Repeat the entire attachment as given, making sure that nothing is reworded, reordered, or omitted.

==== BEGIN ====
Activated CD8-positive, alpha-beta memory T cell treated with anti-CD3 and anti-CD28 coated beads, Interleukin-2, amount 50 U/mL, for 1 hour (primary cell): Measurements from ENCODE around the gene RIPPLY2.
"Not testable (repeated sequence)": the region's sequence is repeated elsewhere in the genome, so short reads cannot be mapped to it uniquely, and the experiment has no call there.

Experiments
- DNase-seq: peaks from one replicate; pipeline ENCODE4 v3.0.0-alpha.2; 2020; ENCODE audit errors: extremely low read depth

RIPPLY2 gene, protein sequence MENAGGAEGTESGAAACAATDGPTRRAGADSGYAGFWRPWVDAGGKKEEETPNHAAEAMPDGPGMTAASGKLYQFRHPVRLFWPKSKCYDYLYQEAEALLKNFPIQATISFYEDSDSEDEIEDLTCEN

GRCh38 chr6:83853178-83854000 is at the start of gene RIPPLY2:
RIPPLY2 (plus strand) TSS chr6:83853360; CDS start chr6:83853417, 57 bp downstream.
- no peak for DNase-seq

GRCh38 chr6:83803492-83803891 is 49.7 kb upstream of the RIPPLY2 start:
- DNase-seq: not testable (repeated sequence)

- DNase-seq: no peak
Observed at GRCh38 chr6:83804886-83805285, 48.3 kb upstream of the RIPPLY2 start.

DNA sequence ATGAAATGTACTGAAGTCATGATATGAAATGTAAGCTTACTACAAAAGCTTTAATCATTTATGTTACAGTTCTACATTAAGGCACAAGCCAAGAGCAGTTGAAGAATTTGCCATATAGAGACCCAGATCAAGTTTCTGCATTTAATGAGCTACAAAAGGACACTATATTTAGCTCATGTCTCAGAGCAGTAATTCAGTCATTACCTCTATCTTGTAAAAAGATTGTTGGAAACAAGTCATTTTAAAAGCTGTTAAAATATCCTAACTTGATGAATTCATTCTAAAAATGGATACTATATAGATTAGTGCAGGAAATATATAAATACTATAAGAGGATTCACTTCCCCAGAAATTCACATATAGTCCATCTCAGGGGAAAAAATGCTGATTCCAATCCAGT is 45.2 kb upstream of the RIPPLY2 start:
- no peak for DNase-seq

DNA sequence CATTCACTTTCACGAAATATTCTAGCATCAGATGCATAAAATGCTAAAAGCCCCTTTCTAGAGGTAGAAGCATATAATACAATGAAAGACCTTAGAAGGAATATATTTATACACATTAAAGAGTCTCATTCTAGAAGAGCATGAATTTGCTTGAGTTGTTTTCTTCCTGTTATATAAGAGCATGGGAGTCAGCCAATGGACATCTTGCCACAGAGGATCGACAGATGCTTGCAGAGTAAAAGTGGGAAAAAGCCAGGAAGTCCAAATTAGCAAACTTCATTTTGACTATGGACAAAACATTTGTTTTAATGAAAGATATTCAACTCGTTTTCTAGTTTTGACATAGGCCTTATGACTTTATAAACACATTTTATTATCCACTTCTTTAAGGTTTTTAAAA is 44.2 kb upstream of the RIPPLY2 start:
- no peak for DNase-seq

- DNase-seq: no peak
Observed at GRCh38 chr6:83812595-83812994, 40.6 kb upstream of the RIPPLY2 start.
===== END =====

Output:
Activated CD8-positive, alpha-beta memory T cell treated with anti-CD3 and anti-CD28 coated beads, Interleukin-2, amount 50 U/mL, for 1 hour (primary cell): Measurements from ENCODE around the gene RIPPLY2.
"Not testable (repeated sequence)": the region's sequence is repeated elsewhere in the genome, so short reads cannot be mapped to it uniquely, and the experiment has no call there.

Experiments
- DNase-seq: peaks from one replicate; pipeline ENCODE4 v3.0.0-alpha.2; 2020; ENCODE audit errors: extremely low read depth

RIPPLY2 gene, protein sequence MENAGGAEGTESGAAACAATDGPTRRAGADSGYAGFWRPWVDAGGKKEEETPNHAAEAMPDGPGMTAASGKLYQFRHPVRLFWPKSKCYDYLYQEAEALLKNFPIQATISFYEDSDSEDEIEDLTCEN

GRCh38 chr6:83853178-83854000 is at the start of gene RIPPLY2:
RIPPLY2 (plus strand) TSS chr6:83853360; CDS start chr6:83853417, 57 bp downstream.
- no peak for DNase-seq

GRCh38 chr6:83803492-83803891 is 49.7 kb upstream of the RIPPLY2 start:
- DNase-seq: not testable (repeated sequence)

- DNase-seq: no peak
Observed at GRCh38 chr6:83804886-83805285, 48.3 kb upstream of the RIPPLY2 start.

DNA sequence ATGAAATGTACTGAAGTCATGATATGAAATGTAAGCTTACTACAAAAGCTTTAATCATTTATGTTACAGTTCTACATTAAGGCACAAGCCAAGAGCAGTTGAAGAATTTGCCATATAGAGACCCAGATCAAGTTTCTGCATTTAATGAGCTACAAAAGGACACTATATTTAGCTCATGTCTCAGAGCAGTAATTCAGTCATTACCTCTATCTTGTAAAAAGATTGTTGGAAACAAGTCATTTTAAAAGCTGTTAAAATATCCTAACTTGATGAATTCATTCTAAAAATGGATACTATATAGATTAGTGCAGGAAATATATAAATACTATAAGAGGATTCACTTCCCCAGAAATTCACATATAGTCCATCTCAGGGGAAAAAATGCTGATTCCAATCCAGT is 45.2 kb upstream of the RIPPLY2 start:
- no peak for DNase-seq

DNA sequence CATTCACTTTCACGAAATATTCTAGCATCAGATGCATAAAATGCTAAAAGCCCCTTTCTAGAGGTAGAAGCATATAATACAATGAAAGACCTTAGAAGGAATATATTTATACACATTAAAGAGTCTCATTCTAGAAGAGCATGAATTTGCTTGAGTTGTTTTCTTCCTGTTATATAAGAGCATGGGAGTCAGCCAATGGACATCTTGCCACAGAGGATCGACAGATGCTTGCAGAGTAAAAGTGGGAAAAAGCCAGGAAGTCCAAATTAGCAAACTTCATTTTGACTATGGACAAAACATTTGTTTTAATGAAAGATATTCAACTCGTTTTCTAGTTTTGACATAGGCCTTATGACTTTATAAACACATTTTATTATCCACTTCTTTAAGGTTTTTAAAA is 44.2 kb upstream of the RIPPLY2 start:
- no peak for DNase-seq

- DNase-seq: no peak
Observed at GRCh38 chr6:83812595-83812994, 40.6 kb upstream of the RIPPLY2 start.